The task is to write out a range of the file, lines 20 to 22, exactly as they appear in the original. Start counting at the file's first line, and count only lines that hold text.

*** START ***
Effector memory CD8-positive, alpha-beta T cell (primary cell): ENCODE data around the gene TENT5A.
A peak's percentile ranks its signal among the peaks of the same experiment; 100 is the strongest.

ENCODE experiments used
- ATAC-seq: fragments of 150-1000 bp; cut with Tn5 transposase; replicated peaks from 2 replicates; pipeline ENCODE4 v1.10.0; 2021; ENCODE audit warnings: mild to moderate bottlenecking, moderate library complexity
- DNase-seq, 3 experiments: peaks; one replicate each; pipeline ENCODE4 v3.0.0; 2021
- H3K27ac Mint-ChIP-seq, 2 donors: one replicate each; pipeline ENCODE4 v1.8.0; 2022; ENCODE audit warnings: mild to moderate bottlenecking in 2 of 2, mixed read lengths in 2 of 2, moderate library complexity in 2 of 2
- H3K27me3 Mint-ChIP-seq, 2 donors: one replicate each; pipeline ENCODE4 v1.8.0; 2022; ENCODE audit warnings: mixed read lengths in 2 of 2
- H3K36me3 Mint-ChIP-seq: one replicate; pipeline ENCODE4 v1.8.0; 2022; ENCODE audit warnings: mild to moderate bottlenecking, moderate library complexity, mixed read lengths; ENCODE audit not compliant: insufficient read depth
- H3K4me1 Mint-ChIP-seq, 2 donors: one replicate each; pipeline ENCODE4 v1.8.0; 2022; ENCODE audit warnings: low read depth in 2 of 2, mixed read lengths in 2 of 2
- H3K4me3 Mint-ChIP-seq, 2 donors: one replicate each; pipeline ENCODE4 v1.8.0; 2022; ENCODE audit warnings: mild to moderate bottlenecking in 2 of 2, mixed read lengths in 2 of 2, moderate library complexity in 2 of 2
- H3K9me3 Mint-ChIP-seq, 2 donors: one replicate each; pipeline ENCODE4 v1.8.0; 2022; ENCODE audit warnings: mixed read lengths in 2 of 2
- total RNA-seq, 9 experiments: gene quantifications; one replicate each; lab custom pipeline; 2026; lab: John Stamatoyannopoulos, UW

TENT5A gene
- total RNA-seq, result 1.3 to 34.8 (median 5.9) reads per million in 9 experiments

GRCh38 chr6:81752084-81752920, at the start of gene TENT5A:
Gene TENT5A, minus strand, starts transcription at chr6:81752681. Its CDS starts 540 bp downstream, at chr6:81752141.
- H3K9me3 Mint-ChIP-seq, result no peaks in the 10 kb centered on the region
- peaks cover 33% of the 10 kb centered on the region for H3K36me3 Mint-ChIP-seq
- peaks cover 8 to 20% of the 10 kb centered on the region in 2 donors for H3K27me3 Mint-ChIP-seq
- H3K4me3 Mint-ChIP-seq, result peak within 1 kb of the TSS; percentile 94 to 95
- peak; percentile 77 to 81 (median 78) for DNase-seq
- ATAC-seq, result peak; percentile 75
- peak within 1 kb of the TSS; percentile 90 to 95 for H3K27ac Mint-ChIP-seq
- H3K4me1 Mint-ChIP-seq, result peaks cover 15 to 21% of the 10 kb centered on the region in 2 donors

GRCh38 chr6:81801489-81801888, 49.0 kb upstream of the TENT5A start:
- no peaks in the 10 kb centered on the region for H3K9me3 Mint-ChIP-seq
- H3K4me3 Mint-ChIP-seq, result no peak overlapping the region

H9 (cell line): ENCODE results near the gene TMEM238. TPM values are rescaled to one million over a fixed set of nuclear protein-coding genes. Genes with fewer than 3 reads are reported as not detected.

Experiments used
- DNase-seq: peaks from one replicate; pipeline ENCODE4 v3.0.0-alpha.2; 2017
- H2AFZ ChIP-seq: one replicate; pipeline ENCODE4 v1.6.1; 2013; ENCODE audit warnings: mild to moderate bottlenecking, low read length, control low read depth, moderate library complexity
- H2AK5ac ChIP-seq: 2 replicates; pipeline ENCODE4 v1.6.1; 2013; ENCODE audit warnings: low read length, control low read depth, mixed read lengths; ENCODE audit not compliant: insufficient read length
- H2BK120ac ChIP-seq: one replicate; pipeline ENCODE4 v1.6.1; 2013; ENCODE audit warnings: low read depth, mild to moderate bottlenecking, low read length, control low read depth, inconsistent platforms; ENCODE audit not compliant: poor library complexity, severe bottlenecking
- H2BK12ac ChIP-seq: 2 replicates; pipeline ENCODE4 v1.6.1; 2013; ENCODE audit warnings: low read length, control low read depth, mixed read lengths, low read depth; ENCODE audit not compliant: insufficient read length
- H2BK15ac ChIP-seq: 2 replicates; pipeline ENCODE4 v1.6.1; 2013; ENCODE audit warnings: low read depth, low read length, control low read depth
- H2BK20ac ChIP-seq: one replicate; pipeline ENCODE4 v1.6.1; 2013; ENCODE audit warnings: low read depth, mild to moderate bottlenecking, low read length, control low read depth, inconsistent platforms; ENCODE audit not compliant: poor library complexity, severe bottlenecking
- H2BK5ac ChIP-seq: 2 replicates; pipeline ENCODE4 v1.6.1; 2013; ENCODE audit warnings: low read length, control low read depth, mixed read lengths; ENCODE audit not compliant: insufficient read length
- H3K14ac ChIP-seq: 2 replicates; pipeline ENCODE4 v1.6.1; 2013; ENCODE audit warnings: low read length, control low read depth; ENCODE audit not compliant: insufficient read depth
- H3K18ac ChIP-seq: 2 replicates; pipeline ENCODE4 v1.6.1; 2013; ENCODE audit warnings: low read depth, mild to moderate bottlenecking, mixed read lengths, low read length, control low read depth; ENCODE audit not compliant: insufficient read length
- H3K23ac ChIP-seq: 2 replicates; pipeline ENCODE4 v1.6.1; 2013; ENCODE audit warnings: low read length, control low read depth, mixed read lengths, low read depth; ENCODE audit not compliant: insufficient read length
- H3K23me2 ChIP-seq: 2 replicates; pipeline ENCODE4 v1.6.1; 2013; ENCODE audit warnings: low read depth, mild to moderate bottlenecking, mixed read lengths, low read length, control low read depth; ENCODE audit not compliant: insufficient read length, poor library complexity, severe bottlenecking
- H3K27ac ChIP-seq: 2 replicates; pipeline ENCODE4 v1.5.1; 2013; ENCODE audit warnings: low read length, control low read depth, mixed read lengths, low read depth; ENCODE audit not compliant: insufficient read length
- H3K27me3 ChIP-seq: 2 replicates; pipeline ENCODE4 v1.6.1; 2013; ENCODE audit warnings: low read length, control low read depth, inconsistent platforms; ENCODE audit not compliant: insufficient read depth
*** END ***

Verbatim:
- H3K4me3 Mint-ChIP-seq, result peak within 1 kb of the TSS; percentile 94 to 95
- peak; percentile 77 to 81 (median 78) for DNase-seq
- ATAC-seq, result peak; percentile 75